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1 - The situation and tasks of the philosophy of art

Published online by Cambridge University Press:  05 June 2014

Richard Eldridge
Swarthmore College, Pennsylvania
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Who needs a theory of art?

For almost all people in almost all cultures, either the fact (as in dance) or the product (as in painting) of some commanding performance that is both somehow significant and yet absorbing in its own right (rather than as an immediate instrument of knowledge or work) has raised strong emotions. The dramatic rhapsode Ion, in Plato’s dialogue, reports that when in performance he looks “down at [the audience] from the stage above, I see them, every time, weeping, casting terrible glances, stricken with amazement at the deeds recounted.” Richard Wagner finds nothing less than salvation in the experience of art.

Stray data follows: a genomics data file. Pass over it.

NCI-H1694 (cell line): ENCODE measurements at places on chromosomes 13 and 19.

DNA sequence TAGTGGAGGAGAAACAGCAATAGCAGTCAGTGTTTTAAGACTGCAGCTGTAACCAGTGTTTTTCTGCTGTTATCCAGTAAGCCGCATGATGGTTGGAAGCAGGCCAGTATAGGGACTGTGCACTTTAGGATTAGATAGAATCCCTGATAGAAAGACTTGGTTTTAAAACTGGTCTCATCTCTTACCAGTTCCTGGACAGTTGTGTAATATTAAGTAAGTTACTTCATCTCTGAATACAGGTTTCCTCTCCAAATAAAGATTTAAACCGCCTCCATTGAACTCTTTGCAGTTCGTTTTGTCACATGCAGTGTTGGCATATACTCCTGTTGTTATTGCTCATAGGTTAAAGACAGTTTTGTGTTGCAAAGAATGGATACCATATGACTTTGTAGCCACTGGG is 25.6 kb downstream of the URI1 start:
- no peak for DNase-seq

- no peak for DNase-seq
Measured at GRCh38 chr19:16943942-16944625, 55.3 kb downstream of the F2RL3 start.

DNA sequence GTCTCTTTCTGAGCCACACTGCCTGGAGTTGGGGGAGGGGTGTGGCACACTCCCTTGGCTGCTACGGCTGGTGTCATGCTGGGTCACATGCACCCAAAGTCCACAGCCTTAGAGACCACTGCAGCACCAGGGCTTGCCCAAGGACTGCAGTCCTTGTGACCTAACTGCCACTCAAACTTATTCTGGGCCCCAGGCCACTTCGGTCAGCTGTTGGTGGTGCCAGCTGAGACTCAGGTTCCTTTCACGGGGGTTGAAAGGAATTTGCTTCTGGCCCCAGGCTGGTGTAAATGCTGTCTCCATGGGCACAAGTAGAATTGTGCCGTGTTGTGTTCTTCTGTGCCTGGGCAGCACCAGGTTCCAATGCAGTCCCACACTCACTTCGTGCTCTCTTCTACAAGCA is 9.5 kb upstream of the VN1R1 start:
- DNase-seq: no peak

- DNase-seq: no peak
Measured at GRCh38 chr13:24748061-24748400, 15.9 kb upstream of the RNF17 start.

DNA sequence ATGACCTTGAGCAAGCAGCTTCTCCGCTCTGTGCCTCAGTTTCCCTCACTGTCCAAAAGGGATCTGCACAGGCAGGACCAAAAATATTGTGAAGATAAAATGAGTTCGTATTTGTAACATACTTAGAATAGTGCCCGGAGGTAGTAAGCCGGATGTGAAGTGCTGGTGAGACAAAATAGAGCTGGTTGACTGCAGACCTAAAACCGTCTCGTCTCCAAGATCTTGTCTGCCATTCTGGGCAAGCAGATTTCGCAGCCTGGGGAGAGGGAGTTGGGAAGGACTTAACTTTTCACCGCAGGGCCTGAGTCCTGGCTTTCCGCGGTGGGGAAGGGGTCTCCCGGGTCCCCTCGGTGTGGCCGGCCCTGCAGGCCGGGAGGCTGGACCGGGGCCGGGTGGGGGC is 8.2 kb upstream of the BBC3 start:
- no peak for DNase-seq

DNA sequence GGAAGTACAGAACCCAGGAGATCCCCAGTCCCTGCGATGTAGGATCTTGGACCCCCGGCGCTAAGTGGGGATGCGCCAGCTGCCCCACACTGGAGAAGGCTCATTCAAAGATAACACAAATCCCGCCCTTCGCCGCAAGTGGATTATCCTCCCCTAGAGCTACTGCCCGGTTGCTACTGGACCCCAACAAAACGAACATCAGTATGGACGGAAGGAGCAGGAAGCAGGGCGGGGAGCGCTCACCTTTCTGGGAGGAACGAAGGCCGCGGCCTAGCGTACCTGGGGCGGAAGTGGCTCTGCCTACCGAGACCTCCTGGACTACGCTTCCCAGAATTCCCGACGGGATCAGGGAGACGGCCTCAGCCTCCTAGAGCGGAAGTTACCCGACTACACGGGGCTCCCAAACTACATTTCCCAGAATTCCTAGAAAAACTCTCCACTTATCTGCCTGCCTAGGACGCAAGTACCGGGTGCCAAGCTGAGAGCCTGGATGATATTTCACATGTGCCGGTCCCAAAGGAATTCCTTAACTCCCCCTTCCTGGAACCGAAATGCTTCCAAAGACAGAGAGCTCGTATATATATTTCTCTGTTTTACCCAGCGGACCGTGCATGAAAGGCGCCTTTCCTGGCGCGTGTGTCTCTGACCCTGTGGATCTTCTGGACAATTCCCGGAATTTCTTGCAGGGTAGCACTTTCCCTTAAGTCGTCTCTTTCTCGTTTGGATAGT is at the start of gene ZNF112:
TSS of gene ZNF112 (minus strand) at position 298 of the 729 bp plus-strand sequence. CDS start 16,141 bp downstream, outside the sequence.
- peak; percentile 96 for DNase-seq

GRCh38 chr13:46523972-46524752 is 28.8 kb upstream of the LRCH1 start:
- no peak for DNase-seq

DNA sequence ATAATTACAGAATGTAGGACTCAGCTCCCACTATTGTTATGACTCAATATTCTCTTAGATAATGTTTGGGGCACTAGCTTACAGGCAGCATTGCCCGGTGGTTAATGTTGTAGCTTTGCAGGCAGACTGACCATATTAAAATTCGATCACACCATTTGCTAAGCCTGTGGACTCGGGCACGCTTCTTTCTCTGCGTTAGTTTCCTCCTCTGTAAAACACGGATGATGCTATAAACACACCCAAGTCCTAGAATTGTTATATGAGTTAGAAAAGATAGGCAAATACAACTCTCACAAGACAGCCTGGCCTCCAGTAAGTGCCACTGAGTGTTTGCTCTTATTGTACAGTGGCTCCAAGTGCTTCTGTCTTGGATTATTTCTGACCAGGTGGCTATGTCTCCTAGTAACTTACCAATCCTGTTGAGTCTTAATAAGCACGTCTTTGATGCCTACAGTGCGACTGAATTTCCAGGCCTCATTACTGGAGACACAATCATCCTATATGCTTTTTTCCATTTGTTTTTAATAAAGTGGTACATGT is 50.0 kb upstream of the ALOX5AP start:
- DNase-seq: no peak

I believe in God, Mozart and Beethoven . . . I believe in the Holy Spirit and the truth of the one, indivisible Art . . . I believe that through this Art all men are saved, and therefore each may die of hunger for Her . . . I believe . . . that true disciples of high Art will be transfigured in a heavenly veil of sun-drenched fragrance and sweet sound, and united for eternity with the divine fount of all Harmony. May mine be the sentence of grace! Amen!

Publisher: Cambridge University Press
Print publication year: 2014

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